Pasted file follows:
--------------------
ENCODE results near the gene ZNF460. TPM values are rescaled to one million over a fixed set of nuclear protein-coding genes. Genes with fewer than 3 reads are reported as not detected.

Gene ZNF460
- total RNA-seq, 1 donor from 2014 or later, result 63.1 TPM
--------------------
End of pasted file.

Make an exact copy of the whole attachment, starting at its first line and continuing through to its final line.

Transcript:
ENCODE results near the gene ZNF460. TPM values are rescaled to one million over a fixed set of nuclear protein-coding genes. Genes with fewer than 3 reads are reported as not detected.

Gene ZNF460
- total RNA-seq, 1 donor from 2014 or later, result 63.1 TPM